Lower Back?

Discussion in 'Health & Fitness' started by TDoan, Feb 17, 2010.

  1. TDoan

    TDoan New User

    Nov 7, 2009
    I've always had issues with my lower back so I try to stretch before and after whenever I do anything physical including sports.

    Are there any exercises or stretches that will potentially strengthen my back? I have access to a gym now if that opens up any possibilities.
  2. Itagaki

    Itagaki Semi-Pro

    Sep 16, 2009
    What exactly is wrong with your lower back?

    personally i injured mine maybe 4-5 months ago deadlifting with poor technique and it still hurts, and after researching i may have a slight case of lordosis

    as for exercises to strengthen your back, back squats i hear will help build up its strength, start low and slowly progress the weights up

    consider a program like stronglifts 5x5

    Oh, and if it is lordosis, theres a few stretches that can help
  3. CzechM8

    CzechM8 Rookie

    Jul 22, 2009
    Just a side note before the more knowledgeable members chime in: make sure to also warm up and stretch your legs before you play because lower back pain can also be caused by tight/short hamstrings.
  4. TDoan

    TDoan New User

    Nov 7, 2009
    I just looked up lordosis and I think you might be right. It normally aches whenever I lift because it's always curving inwards unless i bend my knees and keep my head elevated.

    Sometimes when I'm standing or running for too long, it starts to ache a bit as well. I'll give those stretches a try and see if it makes any difference.
  5. charliefedererer

    charliefedererer Legend

    Feb 13, 2009
    You may want to consider getting checked out medically if you've "always had lower back issues". While indeed most can benefit from doing plenty of exercise to strenghthen the muscles of their lower back, there are some twith structural problems that really shouldn't be doing twisting situps on a slant board and working out in the captain's chair.
  6. bigfoot910

    bigfoot910 Rookie

    Apr 2, 2005
    Southeast NM
    Just so you can be a little more informed when you go speak to your doctor:

    The diagnosis of a "lordosis" is not real... The term lordosis is a term that is used to describe the direction of a curve in the spine, nothing more. The lumbar (low back) spine as well as the cervical (neck) spine has a normal lordosis, this is what helps our body absorb impact, stress, etc. If you do not have a lordosis (hypolordosis) or have too much of one (hyperlordosis) then this can become a problem.

    The clinical concept that stronglifts.com is trying to describe is known as Lower Cross (or Crossed in some circles) Syndrome, I would just hate for you to talk with a health provider and use the self diagnosis of a lordosis and have them look at you like you were crazy.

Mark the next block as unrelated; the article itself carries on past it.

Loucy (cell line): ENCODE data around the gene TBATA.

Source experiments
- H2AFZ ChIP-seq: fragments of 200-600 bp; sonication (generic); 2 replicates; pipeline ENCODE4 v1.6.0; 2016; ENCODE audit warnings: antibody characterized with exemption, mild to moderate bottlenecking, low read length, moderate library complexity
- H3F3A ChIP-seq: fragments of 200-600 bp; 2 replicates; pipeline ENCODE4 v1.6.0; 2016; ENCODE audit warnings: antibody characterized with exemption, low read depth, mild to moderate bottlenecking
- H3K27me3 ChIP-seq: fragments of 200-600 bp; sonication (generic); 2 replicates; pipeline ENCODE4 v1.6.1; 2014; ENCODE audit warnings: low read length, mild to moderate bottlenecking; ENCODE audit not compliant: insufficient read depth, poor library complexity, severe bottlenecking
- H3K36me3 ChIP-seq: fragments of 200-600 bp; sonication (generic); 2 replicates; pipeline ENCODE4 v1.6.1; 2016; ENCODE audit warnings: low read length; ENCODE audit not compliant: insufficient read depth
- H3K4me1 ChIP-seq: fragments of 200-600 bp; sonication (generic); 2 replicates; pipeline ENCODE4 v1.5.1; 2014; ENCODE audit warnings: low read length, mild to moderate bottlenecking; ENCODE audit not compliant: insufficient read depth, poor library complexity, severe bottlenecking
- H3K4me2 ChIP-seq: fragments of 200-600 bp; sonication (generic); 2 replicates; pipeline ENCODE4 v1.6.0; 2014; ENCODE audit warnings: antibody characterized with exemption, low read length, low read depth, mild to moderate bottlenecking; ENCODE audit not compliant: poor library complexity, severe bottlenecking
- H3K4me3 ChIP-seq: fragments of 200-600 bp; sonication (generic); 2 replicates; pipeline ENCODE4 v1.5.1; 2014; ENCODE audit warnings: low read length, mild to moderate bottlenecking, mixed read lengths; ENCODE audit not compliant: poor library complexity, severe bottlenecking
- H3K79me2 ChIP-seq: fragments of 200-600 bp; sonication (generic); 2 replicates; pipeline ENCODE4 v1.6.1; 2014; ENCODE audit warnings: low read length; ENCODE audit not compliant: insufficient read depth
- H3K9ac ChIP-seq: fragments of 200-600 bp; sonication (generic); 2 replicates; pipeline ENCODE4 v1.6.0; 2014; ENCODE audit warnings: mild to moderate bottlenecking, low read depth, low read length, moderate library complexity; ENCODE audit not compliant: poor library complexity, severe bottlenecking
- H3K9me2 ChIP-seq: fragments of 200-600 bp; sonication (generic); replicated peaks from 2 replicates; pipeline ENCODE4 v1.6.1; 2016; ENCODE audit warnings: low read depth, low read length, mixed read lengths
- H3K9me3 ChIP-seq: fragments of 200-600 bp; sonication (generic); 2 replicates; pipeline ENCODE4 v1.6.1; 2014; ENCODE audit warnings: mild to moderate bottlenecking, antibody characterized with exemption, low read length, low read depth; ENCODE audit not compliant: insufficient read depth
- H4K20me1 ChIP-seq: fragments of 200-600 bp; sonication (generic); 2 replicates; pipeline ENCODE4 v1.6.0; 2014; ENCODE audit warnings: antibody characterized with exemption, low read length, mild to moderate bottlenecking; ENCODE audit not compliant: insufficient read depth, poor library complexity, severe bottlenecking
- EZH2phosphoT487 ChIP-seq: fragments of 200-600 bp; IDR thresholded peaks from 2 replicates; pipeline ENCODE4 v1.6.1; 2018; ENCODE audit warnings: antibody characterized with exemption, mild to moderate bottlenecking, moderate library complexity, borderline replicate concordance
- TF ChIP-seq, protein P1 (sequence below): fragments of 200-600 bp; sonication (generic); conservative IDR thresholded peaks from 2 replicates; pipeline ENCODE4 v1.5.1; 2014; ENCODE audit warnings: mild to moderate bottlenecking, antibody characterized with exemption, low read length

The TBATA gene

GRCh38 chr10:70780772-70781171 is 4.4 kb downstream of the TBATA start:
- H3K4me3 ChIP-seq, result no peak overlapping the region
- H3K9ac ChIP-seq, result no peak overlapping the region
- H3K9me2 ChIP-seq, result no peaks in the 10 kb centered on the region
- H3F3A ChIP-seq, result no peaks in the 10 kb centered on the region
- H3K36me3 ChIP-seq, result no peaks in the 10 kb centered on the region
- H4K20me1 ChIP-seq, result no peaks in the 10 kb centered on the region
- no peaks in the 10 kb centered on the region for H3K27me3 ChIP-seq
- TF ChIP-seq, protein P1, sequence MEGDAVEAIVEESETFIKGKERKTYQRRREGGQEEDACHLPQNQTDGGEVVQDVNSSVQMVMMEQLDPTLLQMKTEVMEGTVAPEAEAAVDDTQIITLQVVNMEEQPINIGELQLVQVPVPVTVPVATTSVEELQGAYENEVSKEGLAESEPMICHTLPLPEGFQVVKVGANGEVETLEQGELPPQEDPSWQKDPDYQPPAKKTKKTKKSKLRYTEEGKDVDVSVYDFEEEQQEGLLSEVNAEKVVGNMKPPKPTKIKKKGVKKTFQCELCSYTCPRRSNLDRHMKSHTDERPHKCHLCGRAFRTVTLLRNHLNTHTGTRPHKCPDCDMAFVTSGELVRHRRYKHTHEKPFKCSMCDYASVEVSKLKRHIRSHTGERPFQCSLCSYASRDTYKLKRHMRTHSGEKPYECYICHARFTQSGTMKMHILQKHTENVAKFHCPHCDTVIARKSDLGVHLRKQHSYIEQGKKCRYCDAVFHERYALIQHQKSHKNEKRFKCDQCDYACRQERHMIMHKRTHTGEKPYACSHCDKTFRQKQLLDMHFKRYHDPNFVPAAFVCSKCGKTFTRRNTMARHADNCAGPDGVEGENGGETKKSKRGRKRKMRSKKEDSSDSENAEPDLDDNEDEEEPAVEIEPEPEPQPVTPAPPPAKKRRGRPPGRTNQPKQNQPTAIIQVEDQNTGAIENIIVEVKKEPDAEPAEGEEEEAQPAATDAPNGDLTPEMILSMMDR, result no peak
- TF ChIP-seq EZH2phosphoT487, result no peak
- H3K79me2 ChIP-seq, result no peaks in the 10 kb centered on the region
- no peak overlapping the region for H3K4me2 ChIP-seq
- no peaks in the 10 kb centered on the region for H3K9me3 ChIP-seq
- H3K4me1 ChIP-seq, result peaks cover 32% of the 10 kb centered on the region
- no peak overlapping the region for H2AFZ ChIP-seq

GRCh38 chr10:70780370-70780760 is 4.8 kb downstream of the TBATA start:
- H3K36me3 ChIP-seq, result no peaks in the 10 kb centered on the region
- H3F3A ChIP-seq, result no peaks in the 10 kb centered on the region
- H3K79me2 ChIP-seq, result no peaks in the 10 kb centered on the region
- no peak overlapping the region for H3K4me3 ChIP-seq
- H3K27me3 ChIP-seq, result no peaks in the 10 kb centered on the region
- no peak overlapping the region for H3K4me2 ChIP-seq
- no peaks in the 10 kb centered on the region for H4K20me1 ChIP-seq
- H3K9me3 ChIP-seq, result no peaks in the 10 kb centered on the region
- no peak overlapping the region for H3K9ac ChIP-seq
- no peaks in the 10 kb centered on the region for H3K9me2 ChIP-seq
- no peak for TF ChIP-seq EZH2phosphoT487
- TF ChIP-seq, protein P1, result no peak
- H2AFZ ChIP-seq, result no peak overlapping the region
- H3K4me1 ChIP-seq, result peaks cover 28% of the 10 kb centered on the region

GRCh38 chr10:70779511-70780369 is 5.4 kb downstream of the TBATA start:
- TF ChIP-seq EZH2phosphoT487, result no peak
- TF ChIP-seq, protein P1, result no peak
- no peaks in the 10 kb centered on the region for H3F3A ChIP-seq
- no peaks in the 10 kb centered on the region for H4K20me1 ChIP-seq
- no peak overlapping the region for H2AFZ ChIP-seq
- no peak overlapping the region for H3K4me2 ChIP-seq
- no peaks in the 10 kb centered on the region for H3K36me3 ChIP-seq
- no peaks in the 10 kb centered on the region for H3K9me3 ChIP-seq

The info that is mentioned on the website about Lower Cross Syndrome is pretty good, could always improve. However, internet diagnosis are very suspect; the internet can be a good source of information, but it is not a replacement for a doctor who has had years of training to really find the problem and knows how to fix it. There is nothing worse than finding out 10 years down the road that you let something go because you thought you could fix it, and it becomes something more serious, when in reality, taken care of properly it could be a relatively simple fix.

    I would suggest finding a good Chiropractor, PT, or Ortho who can make sure that this is what you are actually suffering from, before you start any treatment regime. Completely agree with CharlieFederer, go get some help, so you don't do anything that could hurt yourself further thinking you are fixing the problem...
  7. JT Corona

    JT Corona Semi-Pro

    Jan 1, 2010
    NJ, USA
    When I was younger I used to bike to the courts and no lower back problems. Many years later I drive to the courts and perhaps a bit tight and stiff when I arrive. Anyhows good point on the hammys ;)
  8. sixftlion

    sixftlion Rookie

    Jun 28, 2006
    Venice, CA, US
    For a tennis player, the plank to strengthen the entire core should be almost on a daily regimen. It works your back, abs, obliques... all core as unity. There a different variations of plank. Even the plain one is really beneficial. Do a few sets of 1 minute, and work it up to 2 minutes or more.

    Also, like somebody said, stretch your hamstrings, hip-flexors and glutes. Often tight hip flexors cause back problems. Do myofascial release on your quads and hip flexors as well.


    heninfan99 likes this.
  9. Fee

    Fee Legend

    Feb 19, 2004
    In front of my computer, obviously
    Get a really good 75 cm fitness ball, have it pumped up to the right fullness at your gym, and sit on it as often as possible, even at your office if you can. Really good for strengthening your core and will help your back. Helps your balance too. :)

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